Policy Council celebrates passage of King County crisis care center levy
The results are in — King County voters just approved the Crisis Care Centers levy, and the Bellevue Chamber’s Policy Council is thrilled. A proposal by King County Executive Dow Constantine to address gaps in our region’s behavioral health network, this nine-year levy will fund five new 24/7 crisis centers across the county.
“As one of our legislative priorities for this year, we are all very excited, and frankly relieved, to see the county’s widespread commitment to tackling mental health crises and addiction in our communities,” said Bellevue Chamber VP of Government Affairs, Jodie Alberts.
“This levy will create accessible pathways for folks to get the help they need, and also alleviate some existing pressure on our healthcare system … It’s an investment that will tangibly better the county for many years to come.”
As it stands, there is a single crisis center serving the entire county (yes, all 2.3 million of us) and it does not take walk-ins. So unsurprisingly, last year folks waited an average of 44 days for a mental health residential bed, thus bogging down emergency rooms, hospitals, and jails in situations where treatment is needed.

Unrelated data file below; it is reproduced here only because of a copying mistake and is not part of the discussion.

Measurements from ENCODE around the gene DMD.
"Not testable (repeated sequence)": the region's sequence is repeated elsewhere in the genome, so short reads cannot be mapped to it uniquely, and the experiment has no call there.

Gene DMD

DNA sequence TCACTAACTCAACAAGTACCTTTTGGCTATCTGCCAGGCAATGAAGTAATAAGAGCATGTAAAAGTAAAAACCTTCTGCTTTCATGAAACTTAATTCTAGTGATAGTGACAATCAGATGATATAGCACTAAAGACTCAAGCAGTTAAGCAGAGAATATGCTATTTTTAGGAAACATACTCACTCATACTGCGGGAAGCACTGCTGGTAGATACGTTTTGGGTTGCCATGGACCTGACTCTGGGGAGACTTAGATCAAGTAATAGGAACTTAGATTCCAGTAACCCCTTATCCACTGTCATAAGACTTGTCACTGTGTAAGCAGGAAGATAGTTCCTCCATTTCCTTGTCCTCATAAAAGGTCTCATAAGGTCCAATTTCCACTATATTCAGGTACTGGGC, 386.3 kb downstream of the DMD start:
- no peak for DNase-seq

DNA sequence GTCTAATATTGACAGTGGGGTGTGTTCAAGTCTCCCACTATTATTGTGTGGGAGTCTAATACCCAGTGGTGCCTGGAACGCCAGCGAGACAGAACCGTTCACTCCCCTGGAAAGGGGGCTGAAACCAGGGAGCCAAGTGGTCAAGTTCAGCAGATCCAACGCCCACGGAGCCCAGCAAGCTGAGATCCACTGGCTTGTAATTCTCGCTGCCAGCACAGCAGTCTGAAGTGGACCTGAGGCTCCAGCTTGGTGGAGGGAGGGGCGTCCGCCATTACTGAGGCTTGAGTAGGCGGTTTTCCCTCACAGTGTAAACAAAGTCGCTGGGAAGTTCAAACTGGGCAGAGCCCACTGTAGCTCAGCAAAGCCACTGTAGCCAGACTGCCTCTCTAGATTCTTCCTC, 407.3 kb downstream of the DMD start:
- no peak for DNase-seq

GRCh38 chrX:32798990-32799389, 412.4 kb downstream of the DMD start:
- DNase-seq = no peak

While immediate next steps for the program are unknown, Executive Constantine will propose an implementation plan by the end of 2023 for review and approval by the Metropolitan King County Council.
Tax collection will begin in 2024, with the levy costing about $119 per year for a median-priced home. Check out the specifics here.
- Create five new regional crisis care centers
- Preserve and restore the dramatic loss of residential treatment beds
- Grow the behavioral health workforce pipeline
Cost to King County residents:
The levy would be assessed at 14.5 cents per $1,000 in assessed value, estimated to cost approximately $119 per year in 2024 for a median-priced home that has a 2023 assessed value of $853,000. Total revenue is estimated at $1.2 billion over nine years (2024-32) based on anticipated 1 percent allowable growth.
According to The Seattle Times, “At least one crisis center is slated to open in 2026, but immediate investments in supportive housing programs and existing mental health facilities could begin next year.”